Venous Disorders: Chronic Venous Insufficiency
Venous insufficiency results from obstruction of the venous valves in the legs or a reflux of blood back through the valves. Superficial and deep leg veins can be involved. Resultant venous hypertension can occur whenever there has been a prolonged increase in venous pressure. Because walls of veins are thinner and more elastic than the walls of arteries, they distend readily when venous pressure is consistently elevated. In this state, leaflets of the venous valves are stretched and prevented from closing completely, allowing a backflow of blood in the veins. Venous ulceration is the most serious complication.
The following the evident signs and symptoms for chronic venous insufficiency:
- Altered pigmentation
- Stasis dermatitis
- Dilated superficial veins
- Stasis ulcers (brownish discoloration usually in the medial malleolus of the ankle, skin is dry, cracked and itchy, subcutaneous tissues fibrose and atrophy)
Venus ulceration is the most severe complication of chronic venous insufficiency. This can be associated with other conditions and underlying factors affecting the circulation of the lower extremities. Caring for chronic venous insufficiency is vital, dermatitis and cellulitis may complicate the treatment of this condition.
Management is directed at reducing venous stasis and preventing ulceration. the following are the medical and nursing management aimed to treat chronic venous insufficiency:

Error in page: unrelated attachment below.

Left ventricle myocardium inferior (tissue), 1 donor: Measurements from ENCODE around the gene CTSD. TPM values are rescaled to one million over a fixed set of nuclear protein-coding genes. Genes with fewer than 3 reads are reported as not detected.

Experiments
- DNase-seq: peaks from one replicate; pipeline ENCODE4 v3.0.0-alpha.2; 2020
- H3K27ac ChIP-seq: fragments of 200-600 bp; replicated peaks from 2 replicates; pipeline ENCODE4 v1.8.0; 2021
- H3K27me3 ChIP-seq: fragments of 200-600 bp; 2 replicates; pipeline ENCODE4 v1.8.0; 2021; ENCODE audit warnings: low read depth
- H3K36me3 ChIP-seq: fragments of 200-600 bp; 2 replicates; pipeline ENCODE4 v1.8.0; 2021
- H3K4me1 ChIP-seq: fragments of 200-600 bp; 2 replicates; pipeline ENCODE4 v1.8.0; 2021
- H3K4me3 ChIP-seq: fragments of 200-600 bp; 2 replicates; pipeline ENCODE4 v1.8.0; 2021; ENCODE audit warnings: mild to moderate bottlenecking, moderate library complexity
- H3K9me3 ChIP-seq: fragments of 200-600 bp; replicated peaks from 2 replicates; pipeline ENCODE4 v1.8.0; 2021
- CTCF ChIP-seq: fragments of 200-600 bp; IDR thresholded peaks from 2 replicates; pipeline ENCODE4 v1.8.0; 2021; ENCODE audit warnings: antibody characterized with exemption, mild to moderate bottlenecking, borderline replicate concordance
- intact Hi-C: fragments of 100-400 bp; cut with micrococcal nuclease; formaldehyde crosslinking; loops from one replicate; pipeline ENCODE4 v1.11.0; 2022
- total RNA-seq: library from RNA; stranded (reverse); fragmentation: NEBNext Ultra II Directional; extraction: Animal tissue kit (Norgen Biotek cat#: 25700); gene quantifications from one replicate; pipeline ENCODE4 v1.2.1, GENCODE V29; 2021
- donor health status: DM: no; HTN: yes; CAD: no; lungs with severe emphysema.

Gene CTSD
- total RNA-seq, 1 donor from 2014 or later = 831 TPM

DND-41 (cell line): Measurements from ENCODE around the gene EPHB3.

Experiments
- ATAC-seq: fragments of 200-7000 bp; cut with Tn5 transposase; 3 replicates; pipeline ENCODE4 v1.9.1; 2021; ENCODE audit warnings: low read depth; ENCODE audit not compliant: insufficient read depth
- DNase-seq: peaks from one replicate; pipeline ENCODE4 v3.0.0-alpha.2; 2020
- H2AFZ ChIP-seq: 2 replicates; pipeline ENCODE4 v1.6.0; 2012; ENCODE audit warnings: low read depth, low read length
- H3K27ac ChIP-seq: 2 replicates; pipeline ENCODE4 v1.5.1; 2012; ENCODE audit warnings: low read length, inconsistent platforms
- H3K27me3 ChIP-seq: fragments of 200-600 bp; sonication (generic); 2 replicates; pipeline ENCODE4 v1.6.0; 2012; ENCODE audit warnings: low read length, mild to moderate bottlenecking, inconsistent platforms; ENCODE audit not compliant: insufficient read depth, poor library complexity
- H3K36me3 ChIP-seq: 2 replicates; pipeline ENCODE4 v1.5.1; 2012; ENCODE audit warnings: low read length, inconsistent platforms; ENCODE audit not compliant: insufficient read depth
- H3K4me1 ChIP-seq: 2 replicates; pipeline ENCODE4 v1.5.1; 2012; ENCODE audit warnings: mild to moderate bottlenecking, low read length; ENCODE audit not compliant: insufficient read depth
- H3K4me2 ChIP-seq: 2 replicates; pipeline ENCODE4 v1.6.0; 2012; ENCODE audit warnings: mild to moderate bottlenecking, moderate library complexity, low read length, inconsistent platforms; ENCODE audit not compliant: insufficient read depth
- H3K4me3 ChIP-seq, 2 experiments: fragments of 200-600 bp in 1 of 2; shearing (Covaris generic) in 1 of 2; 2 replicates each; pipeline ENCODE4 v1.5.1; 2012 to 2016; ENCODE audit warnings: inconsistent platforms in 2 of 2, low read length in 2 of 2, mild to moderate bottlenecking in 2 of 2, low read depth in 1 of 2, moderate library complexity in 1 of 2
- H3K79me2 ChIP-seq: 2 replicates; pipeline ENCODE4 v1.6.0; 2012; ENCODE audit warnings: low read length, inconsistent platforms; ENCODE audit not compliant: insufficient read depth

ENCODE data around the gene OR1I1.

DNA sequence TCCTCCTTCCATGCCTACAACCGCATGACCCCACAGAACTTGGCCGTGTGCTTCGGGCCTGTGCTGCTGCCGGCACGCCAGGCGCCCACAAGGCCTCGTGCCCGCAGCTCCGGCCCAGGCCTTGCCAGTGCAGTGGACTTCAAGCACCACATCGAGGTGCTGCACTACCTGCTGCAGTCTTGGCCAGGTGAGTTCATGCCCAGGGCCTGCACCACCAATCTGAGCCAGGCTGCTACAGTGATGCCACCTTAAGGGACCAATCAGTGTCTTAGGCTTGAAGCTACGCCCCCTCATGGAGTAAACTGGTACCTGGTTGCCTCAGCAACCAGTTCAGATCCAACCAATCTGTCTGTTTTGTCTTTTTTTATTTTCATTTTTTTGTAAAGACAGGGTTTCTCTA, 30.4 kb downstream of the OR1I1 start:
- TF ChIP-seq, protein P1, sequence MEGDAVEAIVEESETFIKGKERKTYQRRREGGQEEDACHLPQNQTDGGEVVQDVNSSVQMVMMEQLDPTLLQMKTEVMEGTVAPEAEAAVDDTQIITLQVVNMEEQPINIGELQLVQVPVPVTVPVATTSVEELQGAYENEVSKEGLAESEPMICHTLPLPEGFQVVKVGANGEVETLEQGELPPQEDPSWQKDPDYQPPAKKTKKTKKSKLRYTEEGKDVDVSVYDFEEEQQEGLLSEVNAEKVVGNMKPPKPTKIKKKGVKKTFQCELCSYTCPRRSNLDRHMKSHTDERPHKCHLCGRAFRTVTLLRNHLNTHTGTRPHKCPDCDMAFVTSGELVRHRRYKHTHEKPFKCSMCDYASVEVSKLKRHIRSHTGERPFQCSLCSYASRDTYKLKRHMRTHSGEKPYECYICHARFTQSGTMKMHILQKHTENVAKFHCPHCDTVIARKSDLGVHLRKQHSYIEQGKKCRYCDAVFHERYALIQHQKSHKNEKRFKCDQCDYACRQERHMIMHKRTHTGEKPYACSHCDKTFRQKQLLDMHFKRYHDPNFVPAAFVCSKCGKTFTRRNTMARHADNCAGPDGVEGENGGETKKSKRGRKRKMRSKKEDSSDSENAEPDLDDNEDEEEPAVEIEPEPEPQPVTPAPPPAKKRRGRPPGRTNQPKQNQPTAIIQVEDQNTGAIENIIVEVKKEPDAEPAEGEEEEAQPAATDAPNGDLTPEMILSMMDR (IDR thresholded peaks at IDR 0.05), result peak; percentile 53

- Anti gravity activities are recommended to prevent venous stasis, such as elevating the leg, compression of superficial veins with elastic compression stockings. Wearing these stockings would also prevent formation of ulcerations.
- Leg elevation decreases edema, promotes venous return, and provides symptomatic relief. Legs should be elevated frequently throughout the day (at least 15 to 30 minutes every 2 hours). During night time, the patient should sleep with the foot elevated approximately 6 inches.
- Walking is encouraged. Prolonged sitting and standing can cause detrimental effects.
- Avoid crossing the legs when sitting, placing pressures on the popliteal spaces is also detrimental.
- Avoid clothing that would constrict blood flow. Tight ants, shorts, panties, girdles and socks should be avoided.
- Compression stockings reduce venous pooling and enhance venous return to the heart. These should be applied after the legs have been elevated for a period, when the amount of blood in the veins is at its lowest.
- Elastic compression stockings are recommended for patients with chronic venous insufficiency.
- Extremities should be carefully protected from trauma
- Skin must be kept clean, dry and soft
- Immediately report to the healthcare provider if there are signs of ulceration